Whereas marine debris in Canada used to be perceived as just a coastal problem, it has now become critical that all Canadians realize their responsibility for the marine environment. PITCH-IN CANADA conducts environmental education and awareness programs, which emphasize the responsibility that all Canadians have for the health and cleanliness of our oceans, even in our two land-locked provinces, Alberta and Saskatchewan. PITCH-IN CANADA programs include the annual PITCH-IN WEEK: Operation Clean Sweep campaign, Canada’s largest volunteer environmental campaign, during which hundreds of thousands of volunteers undertake shoreline and land-based clean-ups as well as beautification, restoration, recycling, composting and environmental education projects. Our campaign themes and materials reflect the growing awareness that litter discarded on streets then washed into storm drains and uncontainerized garbage left to blow into lakes, streams and rivers, will most likely end up as marine debris, polluting our oceans, endangering and poisoning marine life and impacting our fisheries and maritime industries.
Another shoreline clean-up campaign that originated with the U.S. Centre for Marine Conservation, the International Coastal Clean-up Campaign, organized in Canada by PITCH-IN CANADA for several years, is now conducted annually in September by the Vancouver Aquarium as the TD Great Canadian Shoreline Cleanup. It involves thousands of volunteers in shoreline clean-up projects across Canada.
On the East Coast, the Clean Nova Scotia Foundation has been partnering with the public, governments, and businesses to advocate for a clean land and marine environment in that province for over 20 years. Currently, in cooperation with various agencies including the Small Craft Harbours branch of Fisheries and Oceans Canada, the Foundation will be launching a pilot project aimed at eliminating the disposal of wastes at sea by the commercial fishing sector through proper land based management at 20 harbours throughout Nova Scotia. The results, including educational materials, will be shared with other harbours in Canada’s Maritime provinces, Nova Scotia, New Brunswick, and Prince Edward Island.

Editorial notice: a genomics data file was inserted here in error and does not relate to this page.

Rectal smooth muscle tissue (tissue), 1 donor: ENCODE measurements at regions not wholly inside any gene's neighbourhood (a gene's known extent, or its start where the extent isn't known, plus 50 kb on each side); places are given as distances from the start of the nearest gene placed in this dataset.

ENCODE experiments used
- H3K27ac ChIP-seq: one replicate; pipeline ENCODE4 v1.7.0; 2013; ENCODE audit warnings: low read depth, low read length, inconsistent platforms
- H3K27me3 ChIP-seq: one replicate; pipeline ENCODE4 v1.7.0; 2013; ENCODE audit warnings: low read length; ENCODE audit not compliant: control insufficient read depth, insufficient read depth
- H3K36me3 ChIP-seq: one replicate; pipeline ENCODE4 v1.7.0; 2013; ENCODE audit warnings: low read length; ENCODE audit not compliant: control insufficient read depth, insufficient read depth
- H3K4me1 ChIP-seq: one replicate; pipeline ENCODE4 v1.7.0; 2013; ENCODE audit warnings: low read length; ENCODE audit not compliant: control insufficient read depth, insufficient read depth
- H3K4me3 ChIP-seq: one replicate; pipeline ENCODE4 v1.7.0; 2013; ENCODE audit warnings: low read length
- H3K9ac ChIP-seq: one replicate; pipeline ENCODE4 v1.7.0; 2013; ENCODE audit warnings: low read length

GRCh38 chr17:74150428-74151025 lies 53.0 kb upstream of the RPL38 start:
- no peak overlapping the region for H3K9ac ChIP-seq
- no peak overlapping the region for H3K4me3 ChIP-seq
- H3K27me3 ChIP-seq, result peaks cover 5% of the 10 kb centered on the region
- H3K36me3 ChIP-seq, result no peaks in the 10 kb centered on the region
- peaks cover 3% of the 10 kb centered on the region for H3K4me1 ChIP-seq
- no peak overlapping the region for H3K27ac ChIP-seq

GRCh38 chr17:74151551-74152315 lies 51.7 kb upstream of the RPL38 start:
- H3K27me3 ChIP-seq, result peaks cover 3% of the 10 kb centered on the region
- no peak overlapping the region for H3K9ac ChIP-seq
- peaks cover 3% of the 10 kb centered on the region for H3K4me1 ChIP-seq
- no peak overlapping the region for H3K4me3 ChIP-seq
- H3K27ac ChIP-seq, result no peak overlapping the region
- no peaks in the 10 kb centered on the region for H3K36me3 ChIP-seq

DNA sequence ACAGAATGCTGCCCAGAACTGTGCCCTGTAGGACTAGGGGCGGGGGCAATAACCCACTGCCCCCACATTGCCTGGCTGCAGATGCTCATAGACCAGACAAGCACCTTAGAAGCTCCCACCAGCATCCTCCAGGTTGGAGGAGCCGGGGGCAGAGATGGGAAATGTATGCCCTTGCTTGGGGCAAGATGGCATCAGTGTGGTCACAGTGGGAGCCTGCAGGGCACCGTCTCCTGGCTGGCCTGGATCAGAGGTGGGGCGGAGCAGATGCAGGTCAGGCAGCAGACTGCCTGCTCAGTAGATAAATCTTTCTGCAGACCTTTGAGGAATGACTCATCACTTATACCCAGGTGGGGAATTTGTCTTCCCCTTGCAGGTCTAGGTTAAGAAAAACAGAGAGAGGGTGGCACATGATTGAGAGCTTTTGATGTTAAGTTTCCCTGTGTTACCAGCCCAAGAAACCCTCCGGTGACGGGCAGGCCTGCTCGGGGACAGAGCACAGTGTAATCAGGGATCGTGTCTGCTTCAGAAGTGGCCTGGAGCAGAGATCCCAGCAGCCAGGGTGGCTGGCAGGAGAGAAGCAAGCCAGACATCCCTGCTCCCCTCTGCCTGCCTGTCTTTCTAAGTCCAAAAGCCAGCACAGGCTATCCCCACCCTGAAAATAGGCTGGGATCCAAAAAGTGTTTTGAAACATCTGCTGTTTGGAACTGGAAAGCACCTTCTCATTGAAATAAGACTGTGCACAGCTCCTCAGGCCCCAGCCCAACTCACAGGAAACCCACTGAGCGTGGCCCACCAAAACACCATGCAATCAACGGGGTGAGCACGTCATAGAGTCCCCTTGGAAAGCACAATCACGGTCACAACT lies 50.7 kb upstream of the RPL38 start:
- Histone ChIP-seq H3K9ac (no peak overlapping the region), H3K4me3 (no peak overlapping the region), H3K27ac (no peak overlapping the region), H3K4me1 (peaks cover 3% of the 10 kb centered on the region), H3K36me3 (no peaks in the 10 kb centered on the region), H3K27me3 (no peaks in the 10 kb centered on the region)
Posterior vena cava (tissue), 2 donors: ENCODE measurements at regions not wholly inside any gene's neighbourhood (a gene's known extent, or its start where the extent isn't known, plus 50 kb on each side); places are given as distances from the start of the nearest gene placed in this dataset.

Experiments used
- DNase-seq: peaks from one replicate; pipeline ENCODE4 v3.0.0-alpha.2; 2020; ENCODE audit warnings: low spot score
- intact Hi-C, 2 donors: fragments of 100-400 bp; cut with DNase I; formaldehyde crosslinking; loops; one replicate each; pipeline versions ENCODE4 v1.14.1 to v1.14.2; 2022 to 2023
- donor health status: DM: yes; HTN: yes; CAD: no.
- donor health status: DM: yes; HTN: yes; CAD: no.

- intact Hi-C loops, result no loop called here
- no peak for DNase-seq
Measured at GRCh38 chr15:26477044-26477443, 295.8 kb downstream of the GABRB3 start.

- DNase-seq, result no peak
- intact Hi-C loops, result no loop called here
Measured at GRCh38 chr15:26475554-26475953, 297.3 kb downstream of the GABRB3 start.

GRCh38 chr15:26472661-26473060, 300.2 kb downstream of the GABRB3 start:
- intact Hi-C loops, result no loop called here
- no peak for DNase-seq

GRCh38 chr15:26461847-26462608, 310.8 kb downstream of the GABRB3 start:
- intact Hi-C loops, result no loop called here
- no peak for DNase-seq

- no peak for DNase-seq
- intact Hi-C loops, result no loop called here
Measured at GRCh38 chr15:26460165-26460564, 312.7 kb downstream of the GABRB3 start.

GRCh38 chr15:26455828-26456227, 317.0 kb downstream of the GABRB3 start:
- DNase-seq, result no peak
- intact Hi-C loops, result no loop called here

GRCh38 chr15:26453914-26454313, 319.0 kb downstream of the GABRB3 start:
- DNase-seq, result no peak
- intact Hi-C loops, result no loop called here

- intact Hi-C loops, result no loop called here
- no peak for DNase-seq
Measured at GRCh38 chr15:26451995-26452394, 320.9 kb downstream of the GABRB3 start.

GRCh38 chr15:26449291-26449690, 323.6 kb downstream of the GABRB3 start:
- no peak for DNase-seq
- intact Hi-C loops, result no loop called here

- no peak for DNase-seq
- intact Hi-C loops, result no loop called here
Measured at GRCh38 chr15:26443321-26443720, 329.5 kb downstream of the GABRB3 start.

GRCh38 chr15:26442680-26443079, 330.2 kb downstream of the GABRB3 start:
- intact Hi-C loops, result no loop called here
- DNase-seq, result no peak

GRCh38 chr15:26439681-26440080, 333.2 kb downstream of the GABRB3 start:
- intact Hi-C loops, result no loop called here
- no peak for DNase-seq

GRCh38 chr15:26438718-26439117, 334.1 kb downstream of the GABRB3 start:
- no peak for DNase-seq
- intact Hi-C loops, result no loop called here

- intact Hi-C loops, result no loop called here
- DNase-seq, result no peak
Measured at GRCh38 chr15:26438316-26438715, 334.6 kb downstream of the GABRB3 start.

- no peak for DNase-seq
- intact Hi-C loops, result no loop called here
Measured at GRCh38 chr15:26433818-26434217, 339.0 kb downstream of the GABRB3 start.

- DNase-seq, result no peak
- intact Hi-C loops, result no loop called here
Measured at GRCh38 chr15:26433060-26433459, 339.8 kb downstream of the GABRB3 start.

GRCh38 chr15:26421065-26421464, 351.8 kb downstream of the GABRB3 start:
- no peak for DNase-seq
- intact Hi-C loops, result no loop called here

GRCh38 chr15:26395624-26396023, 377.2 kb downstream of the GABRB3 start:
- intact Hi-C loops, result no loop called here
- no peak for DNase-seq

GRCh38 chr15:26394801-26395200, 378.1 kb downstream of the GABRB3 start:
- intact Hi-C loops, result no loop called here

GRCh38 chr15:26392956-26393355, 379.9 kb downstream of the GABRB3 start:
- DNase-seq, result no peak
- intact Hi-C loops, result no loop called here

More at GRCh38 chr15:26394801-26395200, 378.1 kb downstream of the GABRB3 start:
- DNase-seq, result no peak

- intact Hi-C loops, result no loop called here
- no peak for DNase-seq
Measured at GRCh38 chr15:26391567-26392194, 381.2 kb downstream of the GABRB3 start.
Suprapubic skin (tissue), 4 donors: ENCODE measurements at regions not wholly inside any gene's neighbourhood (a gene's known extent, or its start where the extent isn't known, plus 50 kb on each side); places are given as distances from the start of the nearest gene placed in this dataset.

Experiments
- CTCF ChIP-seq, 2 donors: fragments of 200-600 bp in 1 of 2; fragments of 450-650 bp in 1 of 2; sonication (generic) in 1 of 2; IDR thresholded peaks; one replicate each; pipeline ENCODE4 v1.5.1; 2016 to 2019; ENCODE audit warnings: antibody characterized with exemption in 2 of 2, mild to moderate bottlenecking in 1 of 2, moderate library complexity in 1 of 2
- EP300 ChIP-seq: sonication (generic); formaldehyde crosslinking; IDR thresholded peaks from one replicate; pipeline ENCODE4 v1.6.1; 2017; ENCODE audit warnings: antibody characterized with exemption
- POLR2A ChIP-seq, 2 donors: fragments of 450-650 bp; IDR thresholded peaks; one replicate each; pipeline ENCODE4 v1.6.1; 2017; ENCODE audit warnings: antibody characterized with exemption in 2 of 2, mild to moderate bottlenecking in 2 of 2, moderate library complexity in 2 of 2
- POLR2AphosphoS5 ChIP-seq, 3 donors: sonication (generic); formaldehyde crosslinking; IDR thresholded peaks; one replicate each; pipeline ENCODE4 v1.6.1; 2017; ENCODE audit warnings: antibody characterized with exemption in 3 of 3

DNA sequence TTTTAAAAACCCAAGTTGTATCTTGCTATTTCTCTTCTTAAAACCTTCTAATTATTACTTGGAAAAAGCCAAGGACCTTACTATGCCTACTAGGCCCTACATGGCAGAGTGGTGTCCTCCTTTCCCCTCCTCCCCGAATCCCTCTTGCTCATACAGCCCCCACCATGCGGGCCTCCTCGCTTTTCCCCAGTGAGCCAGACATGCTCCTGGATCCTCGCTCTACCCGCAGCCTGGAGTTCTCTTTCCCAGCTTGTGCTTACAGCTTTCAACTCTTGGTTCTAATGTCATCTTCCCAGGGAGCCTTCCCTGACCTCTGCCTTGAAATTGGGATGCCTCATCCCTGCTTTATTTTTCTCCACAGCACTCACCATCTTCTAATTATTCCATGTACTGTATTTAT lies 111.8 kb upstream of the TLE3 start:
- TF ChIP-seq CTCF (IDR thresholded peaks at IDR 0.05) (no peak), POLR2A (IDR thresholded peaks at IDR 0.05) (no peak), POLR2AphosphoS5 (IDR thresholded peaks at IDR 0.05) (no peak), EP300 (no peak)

Public education and increasing awareness of the deleterious effects of the ubiquitous plastic shopping bag as litter on both the land and marine environment, has resulted in another popular initiative in many communities across Canada. Plastic shopping bags are now frequently subject to a surcharge, or banned altogether. Many stores, and even some communities, now produce and sell their own reusable shopping bags.
A consequence of climate change has been the rapid reduction of sea ice in Canada’s northern waters, making the North West passage from the Atlantic to Pacific a year-round shipping route a real possibility in the near future. This development has brought much greater federal government attention to the northern marine environment. Consequently, aerial surveillance of Canada’s Arctic waters to monitor shipping, deter potential polluters, and enforce pollution-prevention regulations are being increased in frequency, timing, and coverage. Aircraft will also be upgraded to allow surveillance during darkness, a time when pollution often occurs. As well, as part of the federal Health of the Oceans initiative, Transport Canada will invest $0.8 million over five years to develop and implement a Ship Waste Reduction Strategy to further prevent marine pollution from ships.